thing is for sure: feist-like dogs have been around
for a long time and have played a significant role
in the lives of rural Americans. People eking a
living out of the remote southeastern mountains
particularly cherished them. However, feists became
less important as the mountains became industrialized.
As a result, their numbers are said to have fallen
alarmingly. During the early 1980s, a few people
wrote in Full Cry magazine to rally support for
starting an organization to save and promote the
response was significant. The Mountain Feist Association
was founded in 1984. Any feist-like dogs, regardless
of geographic origin or genetics, were eligible
for registration as Mountain Feists. This association
disbanded in 1985. The American Treeing Feist Association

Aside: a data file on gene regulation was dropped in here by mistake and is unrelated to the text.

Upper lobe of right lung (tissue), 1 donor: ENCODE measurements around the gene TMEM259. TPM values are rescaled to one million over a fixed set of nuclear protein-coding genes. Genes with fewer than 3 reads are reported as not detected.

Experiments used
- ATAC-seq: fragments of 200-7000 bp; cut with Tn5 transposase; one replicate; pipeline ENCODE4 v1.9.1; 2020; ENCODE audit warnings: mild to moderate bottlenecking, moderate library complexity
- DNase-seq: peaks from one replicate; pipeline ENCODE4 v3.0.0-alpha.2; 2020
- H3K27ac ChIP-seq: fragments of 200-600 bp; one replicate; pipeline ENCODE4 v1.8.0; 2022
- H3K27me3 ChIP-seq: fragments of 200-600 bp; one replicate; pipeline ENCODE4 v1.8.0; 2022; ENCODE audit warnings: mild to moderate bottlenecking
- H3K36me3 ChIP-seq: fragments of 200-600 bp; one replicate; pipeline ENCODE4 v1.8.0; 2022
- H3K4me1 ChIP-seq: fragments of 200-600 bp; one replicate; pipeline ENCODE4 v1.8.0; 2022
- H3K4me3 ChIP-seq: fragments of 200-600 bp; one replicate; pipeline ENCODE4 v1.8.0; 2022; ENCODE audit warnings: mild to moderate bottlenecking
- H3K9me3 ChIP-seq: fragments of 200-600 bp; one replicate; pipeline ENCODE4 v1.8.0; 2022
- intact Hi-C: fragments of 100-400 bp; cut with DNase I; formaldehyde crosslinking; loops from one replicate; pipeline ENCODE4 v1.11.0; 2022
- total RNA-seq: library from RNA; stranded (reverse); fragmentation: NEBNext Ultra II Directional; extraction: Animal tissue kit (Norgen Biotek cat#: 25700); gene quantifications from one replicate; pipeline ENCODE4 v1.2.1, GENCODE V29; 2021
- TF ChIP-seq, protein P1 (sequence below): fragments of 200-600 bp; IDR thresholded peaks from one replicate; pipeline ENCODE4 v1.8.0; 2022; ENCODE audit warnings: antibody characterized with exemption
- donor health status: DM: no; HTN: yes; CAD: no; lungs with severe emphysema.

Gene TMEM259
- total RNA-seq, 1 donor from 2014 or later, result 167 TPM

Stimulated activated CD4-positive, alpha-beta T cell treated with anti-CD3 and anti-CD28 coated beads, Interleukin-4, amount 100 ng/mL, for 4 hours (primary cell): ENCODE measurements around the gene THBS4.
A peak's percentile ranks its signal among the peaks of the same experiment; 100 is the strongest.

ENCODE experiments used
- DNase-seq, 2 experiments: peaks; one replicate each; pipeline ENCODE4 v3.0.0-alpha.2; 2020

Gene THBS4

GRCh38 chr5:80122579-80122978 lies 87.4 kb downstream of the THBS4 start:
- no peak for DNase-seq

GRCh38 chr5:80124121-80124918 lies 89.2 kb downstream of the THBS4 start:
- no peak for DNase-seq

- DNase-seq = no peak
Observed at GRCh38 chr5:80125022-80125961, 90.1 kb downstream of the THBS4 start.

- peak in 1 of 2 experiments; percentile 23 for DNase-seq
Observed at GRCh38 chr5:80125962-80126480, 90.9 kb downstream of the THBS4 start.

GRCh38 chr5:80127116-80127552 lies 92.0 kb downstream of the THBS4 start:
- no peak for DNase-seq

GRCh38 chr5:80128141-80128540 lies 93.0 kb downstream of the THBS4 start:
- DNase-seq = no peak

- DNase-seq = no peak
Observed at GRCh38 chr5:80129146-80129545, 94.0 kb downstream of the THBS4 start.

was founded in 1985 to improve and promote the breed
as a hunting dog. In 1986, the Mountain Feist Breeders
Club was founded to single-register individuals
for the United Squirrel Dog Registry. The Mountain
Treeing Feist Organization was founded in 1992.
These enthusiast groups have influenced the growing
popularity of the Treeing Feist. In 1999, the Traditional
Treeing Feist Club was formed.
many Treeing Feists are first generation, crossbred
offspring of other widely recognized breeds. For
example, some are Rat Terrier and Fox Terrier crosses.
The various enthusiast groups will register any
dog that meets their breed standard; many breeds
may qualify. A smooth-coated Fox Terrier, smooth-coated
Jack Russell Terrier, Manchester Terrier, Rat Terrier,
or a smooth-coated mongrel may be registered as
a Treeing Feist. However, these same groups do not
recognize the offspring of two registered Treeing
Feists if they have long hair, or if they are heavier
or taller than allowed by their breed standards.
Furthermore, these non-conforming feists cannot
participate in sponsored ability-related events.
Shumate of Columbus, Georgia, believes that the